Video may be difficult for some to watch. A tanker truck ran into a group of thousands gathered on the Interstate 35W Bridge in Minneapolis. The group was taking a knee to protest the police-involved death of George Floyd. Video Courtesy: MnDOT
The peaceful march of thousands of protestors Sunday turned into a scene of panic, as a tanker truck barreled towards the crowd on the I-35W bridge in Minneapolis just before 6 p.m.
State officials say the trucker may not have realized the highways had been closed. No injuries among demonstrators have been confirmed, they said.
Marchers were still on the streets of downtown Minneapolis as the 8 p.m. curfew went into effect. And officials gave an ominous warning about continued arson attacks, after several caches of flammable materials were found both in neighborhoods where there have already been fires and “in cars we’ve stopped as recently as this morning,” said John Harrington, state public safety commissioner. Some of the caches look like they may have been planted days ago and some only in the last 24 hours or so, he said.
Police are also finding stolen vehicles with plates removed that are being used to transport the flammable materials. Looted goods and weapons also have been found in the stolen cars, he said.
Harrington said it’s critical people stay home “in this very troubling time. I will ask you and I will beg you please stay home.”
Earlier, witnesses on the 35W bridge over the Mississippi River said dozens of marchers were sitting or had taken a knee for a moment of silence when the truck came hurtling towards them and stopped halfway across the bridge. Then demonstrators swarmed the cab and appeared to drag the driver out of the truck.
Minneapolis police closed in and took the driver, who was injured, into custody. The state said it had no confirmation of any injuries, but some may have sought medical attention themselves.
Harrington said between 5,000 and 6,000 people were on the bridge at the time. The State Patrol and the BCA are investigating the incident as a criminal matter.
As far as officials can tell from MDOT cameras at this time, Harrington said the truck “was on the freeway already as we were closing the freeway.” Twin Cities freeways were closed to traffic beginning at 5 p.m. Sunday. It does not appear he went around any barricades, Harrington said.
He didn’t know if the driver was injured by the truck crash itself or the protesters.
Drew Valle, a special education teacher at Minneapolis Washburn High School, said cars still driving on the roadway were going slowly to the right of the throngs of people when the truck came speeding towards the marchers.
“He wasn’t stopping. He was beeping loudly and driving into a crowd of people,” said Valle, visibly shaken. “That’s the same kind of malice that brought us here. It’s a callous disregard for someone’s humanity.”
Melanie Ramos of Minneapolis said: “A truck came. The horns were blaring. It was picking up speed. It was plowing down the highway into the protesters. It was the most terrifying thing I’ve ever seen.”
Dominic Kerr said he could smell the fuel and hear it “sloshing around” as the tanker approached.
“He was coming about 30 mph. I know at least one person who definitely needs help” Kerr said.
In a Sunday evening news conference, Gov. Tim Walz described footage of the truck driving into the crowd as a “horrifying image” and said that it underscores the “volatile” nature of the situation here in the Twin Cities.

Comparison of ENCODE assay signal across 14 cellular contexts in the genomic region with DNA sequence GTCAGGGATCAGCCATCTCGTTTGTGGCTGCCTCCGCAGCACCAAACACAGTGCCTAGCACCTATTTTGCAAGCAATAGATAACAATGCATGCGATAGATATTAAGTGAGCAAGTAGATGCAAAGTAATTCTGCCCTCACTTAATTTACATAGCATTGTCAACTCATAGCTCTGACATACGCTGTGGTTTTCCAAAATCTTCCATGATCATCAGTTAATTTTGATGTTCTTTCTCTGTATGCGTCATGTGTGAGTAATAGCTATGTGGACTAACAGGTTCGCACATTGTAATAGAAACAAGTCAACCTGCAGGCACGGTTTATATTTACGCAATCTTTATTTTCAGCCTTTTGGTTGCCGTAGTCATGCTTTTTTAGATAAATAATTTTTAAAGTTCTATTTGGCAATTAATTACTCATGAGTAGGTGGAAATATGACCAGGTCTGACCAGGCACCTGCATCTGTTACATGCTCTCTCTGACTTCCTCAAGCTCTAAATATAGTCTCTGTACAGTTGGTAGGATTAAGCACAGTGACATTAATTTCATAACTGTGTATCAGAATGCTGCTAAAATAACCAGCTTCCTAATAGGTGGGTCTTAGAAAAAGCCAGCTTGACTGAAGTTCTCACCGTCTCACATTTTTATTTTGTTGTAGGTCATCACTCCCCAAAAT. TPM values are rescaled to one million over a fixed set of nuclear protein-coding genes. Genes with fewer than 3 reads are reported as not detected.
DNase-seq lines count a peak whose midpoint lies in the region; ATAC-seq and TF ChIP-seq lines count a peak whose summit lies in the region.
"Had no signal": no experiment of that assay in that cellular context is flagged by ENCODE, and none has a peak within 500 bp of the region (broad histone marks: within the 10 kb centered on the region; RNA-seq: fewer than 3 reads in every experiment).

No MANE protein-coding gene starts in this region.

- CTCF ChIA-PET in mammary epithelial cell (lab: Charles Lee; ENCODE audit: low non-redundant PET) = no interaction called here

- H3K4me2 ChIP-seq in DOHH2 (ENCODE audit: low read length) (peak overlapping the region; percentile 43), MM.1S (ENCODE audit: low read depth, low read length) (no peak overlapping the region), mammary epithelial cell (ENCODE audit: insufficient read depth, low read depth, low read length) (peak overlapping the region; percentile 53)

Walz said law enforcement responded immediately to “protect the peaceful protesters” and that there are no confirmed cases of injuries involving protesters at this time.
“I don’t know the motives of the driver at this point in time,” he said. “But at this point in time to not have tragedy and many deaths is an amazing thing.”
Walz said the truck driver has been released from HCMC and is in police custody.
Thousands of people were marching to protest the death of George Floyd had shut town two major interstates in Minneapolis and St. Paul on Sunday afternoon.
Westbound Interstate-94 in St. Paul was shut down midafternoon as about 1,500 people left a rally at the State Capitol and marched toward Minneapolis before exiting on Lexington Parkway and returning east on University Avenue.
St. Paul police said the Justice for George Floyd march appears to be organized and peaceful.
In Minneapolis, thousands of people who met at U.S. Bank Stadium crossed the Hennepin Avenue Bridge and marched south on Interstate 35W. They paused on the bridge and took a knee, chanting: “What’s his name? George Floyd!”
Before the marches, Walz had ordered highways and interstates to start closing at 5 p.m. instead of 7 p.m., and the closures will be more extensive than originally planned.
Charles Adams of Chicago was visiting his daughter in Minneapolis and joined the march.
“It’s mind-blowing,” he said. “I really was impressed by the solidarity and the peacefulness of it. I hope that we would look in the mirror and realize that this is a real thing, and address it.”
In other developments, Hennepin County Attorney Mike Freeman announced Sunday that he has asked Minnesota Attorney General Keith Ellison to assist in the cases arising out of the death of George Floyd.
Ellison has accepted Freeman’s invitation to be a full partner in further proceedings in this case. Last week, a number of elected officials asked that Ellison take over the prosecution because they did not have confidence in Freeman.
This is a developing story. Please return to startribune.com for updates.
Staff writers John Reinan, Pam Louwagie and Torey Van Oot contributed to this report.